2) “Secure and recognized borders” are actual words, with actual meanings. In fact they have been part of the US’s policy toward the resolution of the Israel-Palestinian issue over several administrations.
3) Ms. Pillay’s appointment to her position was strongly opposed by the Obama administration, precisely because of her anti-Israel views. Once she was appointed over the US’s objections, however, she, like every UN functionary, for better or worse, can be expected to occasionally address the Security Council on any issue that the majority of its members choose.
4) The Obama administration’s actual actions regarding Israel’s security needs, international terrorism and homeland security are unarguably and deeply impressive, not some bare-minimum of support. Every objective observer knows that. And that is why so many erstwhile pro-Palestinian and pro-“human rights” supporters of Mr. Obama have severely criticized, or outright abandoned him. Facts are stubborn things; calling them a “floor” doesn’t change them.
There is another, entirely independent, issue here that I have not addressed to date but feel I should: The wrongness of portraying any occupant of the Oval Office – whatever one may, justifiably or not, think of him – in a negative way. The Jewish path in golus, laid out over the centuries and held fast by contemporary Gedolim, has always been to treat political leaders with deference. Policies, at least in a country like the US, can be opposed, but leaders are not to be vilified. With all the gleeful, unbridled ill will and hatred that regularly spews forth from the American political theater, in partisan ads, on talk shows and in newspaper columns, it’s not surprising that some Jews might think it unobjectionable to jump on this or that boisterous bandwagon and label this or that elected official evil incarnate. But it is in fact objectionable. Deeply so. And all of us need to ponder that well.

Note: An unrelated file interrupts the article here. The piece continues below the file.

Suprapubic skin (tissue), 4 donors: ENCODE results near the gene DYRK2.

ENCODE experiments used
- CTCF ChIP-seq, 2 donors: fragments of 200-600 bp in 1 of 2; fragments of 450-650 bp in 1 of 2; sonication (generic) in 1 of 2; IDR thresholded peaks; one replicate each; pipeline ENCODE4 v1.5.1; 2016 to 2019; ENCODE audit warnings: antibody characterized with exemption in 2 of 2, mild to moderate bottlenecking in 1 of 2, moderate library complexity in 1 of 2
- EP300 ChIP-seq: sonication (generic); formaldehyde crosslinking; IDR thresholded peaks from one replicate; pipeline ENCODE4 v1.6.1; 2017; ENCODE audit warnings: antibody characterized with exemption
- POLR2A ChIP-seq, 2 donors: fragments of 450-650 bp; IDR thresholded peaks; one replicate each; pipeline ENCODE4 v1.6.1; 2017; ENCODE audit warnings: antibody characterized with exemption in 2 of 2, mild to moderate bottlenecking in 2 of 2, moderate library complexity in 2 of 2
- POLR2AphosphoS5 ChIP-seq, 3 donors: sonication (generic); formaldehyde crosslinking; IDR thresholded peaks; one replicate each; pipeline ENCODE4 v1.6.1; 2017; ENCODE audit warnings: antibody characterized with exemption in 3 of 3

There is, moreover, at least an even chance that Mr. Obama will be our president for four more years. Do any Jewish-minded Jews – even those who hold a sincere, if unfounded, conviction that the president is a dangerous, Israel-hating man – really want to publicly proclaim that belief in the pages of periodicals? Could anyone really feel that a benefit for Klal Yisrael, rather than, chas visholom, the opposite, lies in their doing so?
Chanan writes at some length about the possible impact the “Jewish vote” could have in several key states in November. But he glosses over the fact that Orthodox Jews – the only readers he can possibly reach through Ami and Mishpacha (to which he also wrote a letter vilifying Mr. Obama) – are insignificant portions of every one of those states. The “Jewish vote” in all of them will unquestionably go to Mr. Obama. So all the name calling and unfounded speculations about Mr. Obama in the Orthodox world, simply put, can have no possible impact on the election. The only impact it could have would be on how a second Obama administration might regard the Orthodox community.
It may surprise some, but I honestly haven’t myself decided for whom to vote. My defense of Mr. Obama was simply to fight false portrayals. It had and has nothing to do with supporting the president in the upcoming elections. While I feel somewhat well-versed in geopolitical issues, and am comfortable with Mr. Obama in that realm, I do not feel sufficiently knowledgeable at present to judge economic policies; and the president’s positions on some social issues trouble me.
So I certainly have no negative feelings toward anyone who may choose to vote for Mr. Romney. I just hope that, in the event he is elected, he will prove as supportive, in actions, of Israel’s needs as is our current president.